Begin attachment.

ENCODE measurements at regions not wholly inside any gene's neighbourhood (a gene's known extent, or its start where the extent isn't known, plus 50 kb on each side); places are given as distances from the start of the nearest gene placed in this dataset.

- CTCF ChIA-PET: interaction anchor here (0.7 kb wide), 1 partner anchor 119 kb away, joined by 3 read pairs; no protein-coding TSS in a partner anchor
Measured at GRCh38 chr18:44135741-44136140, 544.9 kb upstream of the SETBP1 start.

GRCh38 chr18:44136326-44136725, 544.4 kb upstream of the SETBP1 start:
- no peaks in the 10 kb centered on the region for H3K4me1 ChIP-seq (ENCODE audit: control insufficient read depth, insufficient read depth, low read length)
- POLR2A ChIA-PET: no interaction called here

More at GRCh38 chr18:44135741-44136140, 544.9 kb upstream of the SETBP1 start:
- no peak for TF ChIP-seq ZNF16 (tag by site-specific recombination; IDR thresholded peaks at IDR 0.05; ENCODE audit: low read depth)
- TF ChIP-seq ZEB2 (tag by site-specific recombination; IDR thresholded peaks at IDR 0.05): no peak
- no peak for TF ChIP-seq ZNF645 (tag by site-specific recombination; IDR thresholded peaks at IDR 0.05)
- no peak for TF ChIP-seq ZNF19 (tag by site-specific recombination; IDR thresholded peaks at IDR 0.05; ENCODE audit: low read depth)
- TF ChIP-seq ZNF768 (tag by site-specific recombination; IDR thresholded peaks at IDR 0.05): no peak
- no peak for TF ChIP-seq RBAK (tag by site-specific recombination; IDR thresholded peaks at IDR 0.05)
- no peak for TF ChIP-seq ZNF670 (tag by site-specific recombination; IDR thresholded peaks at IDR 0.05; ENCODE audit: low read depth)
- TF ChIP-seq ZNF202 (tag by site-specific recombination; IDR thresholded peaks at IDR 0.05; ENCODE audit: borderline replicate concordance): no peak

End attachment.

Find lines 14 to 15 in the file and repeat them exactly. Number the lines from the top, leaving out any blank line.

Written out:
- no peak for TF ChIP-seq ZNF670 (tag by site-specific recombination; IDR thresholded peaks at IDR 0.05; ENCODE audit: low read depth)
- TF ChIP-seq ZNF202 (tag by site-specific recombination; IDR thresholded peaks at IDR 0.05; ENCODE audit: borderline replicate concordance): no peak